BACKGROUND: To determine the clinical course, follow-up strategies, and survival of oesophageal cancer patients using a competing risks survival analysis.<br /><br />METHODS: We conducted a retrospective and prospective follow-up study. The study included 180 patients with a pathological diagnosis of oesophageal cancer in A Coruña, Spain, between 2003 and 2008. The Kaplan-Meier methodology and competing risks survival analysis were used to calculate the specific survival rate. The study was approved by the Ethics Review Board (code 2011/372, CEIC Galicia).<br /><br />RESULTS: The specific survival rate at the first, third, and fifth years was 40.2%, 18.1%, and 12.4%, respectively. Using the Kaplan-Meier methodology, the survival rate was slightly higher after the third year of follow-up. In the multivariate analysis, poor prognosis factors were female sex (hazard ratio [HR] 1.94; 95% confidence interval [CI], 1.24-3.03), Charlson's comorbidity index (HR 1.17; 95% CI, 1.02-1.33), and stage IV tumours (HR 1.70; 95% CI, 1.11-2.59). The probability of dying decreased with surgical and oncological treatment (chemotherapy and/or radiotherapy) (HR 0.23; 95% CI, 0.12-0.45). The number of hospital consultations per year during the follow-up period, from diagnosis to the appearance of a new event (local recurrences, newly appeared metastasis, and newly appeared neoplasias) did not affect the probability of survival (HR 1.03; 95% CI, 0.92-1.15).<br /><br />CONCLUSIONS: The Kaplan-Meier methodology overestimates the survival rate in comparison to competing risks analysis. The variables associated with a poor prognosis are female sex, Charlson's comorbidity score and extensive tumour invasion. Type of follow-up strategy employed after diagnosis does not affect the prognosis of the disease.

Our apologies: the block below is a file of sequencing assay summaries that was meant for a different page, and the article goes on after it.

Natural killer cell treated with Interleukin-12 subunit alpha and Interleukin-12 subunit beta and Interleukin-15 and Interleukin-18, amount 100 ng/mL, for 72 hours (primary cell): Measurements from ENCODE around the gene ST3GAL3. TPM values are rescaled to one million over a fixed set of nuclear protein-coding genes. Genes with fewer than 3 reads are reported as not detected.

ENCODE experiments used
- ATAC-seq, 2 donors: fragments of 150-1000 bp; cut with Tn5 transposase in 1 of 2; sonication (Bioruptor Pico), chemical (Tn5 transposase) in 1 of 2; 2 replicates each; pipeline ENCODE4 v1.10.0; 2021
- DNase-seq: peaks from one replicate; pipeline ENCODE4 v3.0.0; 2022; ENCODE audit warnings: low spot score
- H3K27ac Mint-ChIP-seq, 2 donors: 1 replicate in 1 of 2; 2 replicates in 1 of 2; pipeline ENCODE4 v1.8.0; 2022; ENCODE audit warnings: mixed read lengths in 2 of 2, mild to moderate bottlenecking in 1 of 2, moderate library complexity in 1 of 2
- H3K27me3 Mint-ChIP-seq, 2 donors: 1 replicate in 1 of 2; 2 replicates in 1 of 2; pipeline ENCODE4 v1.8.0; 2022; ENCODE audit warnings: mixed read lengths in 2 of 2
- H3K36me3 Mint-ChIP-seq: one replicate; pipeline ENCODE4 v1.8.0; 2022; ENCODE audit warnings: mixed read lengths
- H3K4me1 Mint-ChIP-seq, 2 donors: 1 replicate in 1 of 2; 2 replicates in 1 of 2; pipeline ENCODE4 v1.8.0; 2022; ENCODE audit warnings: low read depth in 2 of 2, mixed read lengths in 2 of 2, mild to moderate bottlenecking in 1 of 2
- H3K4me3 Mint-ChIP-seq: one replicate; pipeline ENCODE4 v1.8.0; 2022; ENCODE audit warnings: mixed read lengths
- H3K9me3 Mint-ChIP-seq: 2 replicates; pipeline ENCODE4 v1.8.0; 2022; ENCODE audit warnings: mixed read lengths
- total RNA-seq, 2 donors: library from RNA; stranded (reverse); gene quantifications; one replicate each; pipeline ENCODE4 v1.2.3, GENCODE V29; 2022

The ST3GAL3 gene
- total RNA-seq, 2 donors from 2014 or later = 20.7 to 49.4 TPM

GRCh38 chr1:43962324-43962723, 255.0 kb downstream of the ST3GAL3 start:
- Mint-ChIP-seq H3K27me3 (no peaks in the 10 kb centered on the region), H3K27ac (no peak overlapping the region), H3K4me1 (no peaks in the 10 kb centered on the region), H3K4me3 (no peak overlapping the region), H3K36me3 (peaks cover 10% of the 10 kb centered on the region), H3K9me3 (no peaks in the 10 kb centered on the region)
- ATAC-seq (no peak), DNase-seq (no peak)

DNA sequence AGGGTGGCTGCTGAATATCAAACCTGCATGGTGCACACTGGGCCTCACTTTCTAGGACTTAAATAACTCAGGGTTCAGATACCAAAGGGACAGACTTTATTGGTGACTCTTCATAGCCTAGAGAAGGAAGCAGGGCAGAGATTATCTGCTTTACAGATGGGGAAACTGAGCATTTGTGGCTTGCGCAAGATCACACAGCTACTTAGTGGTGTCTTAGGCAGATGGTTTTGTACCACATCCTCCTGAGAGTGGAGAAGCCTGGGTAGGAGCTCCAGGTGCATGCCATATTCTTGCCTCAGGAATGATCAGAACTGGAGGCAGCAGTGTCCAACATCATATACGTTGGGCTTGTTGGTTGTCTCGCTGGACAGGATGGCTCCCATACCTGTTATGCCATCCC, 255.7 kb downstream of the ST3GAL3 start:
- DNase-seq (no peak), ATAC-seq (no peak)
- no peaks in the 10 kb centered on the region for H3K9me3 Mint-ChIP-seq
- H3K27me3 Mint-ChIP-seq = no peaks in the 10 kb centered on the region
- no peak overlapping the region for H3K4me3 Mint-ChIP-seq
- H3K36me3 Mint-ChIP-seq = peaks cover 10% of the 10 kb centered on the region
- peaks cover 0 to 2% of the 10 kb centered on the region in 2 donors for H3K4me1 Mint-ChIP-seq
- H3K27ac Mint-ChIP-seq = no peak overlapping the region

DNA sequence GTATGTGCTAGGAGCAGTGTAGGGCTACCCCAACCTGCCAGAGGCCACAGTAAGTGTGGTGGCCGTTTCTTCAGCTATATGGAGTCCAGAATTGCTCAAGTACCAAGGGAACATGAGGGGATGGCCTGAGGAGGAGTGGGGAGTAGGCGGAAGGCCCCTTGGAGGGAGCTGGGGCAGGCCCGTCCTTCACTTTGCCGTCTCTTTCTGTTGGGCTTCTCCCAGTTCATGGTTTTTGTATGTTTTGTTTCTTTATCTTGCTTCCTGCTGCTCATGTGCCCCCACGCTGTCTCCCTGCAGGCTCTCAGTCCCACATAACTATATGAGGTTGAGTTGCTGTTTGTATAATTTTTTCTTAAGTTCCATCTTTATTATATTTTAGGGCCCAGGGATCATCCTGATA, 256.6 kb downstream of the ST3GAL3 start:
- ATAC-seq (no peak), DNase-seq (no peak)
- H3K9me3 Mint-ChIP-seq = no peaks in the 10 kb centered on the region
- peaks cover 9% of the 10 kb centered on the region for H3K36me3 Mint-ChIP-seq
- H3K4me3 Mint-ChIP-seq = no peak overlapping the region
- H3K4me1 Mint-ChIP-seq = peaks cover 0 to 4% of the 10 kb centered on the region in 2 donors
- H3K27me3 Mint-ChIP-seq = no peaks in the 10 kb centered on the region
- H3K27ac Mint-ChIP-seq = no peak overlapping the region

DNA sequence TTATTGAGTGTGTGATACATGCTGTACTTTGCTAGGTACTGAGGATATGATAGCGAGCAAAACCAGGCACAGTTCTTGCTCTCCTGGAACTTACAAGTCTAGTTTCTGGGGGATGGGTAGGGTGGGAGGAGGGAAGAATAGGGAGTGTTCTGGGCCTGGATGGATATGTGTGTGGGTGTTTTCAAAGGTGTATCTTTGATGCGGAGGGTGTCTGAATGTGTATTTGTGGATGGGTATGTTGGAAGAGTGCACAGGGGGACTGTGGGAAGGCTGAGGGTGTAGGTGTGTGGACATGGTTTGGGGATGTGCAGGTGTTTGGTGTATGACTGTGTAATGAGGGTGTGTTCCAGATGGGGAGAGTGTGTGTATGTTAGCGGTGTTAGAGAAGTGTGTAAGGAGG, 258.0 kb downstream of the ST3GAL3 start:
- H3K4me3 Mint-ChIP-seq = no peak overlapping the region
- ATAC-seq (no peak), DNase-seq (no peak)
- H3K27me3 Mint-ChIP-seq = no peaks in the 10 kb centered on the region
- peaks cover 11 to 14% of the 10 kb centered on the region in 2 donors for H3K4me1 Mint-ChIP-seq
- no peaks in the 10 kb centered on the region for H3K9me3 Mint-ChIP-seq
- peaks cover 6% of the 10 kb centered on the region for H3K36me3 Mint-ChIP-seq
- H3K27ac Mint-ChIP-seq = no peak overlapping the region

Rodríguez-Camacho, E., Pita-Fernández, S., Pértega-Díaz, S., López-Calviño, B., & Seoane-Pillado, T. (2015). Clinical-pathological characteristics and prognosis of a cohort of oesophageal cancer patients: A competing risks survival analysis. Journal of Epidemiology, 25(3), 231–238. https://doi.org/10.2188/jea.JE20140118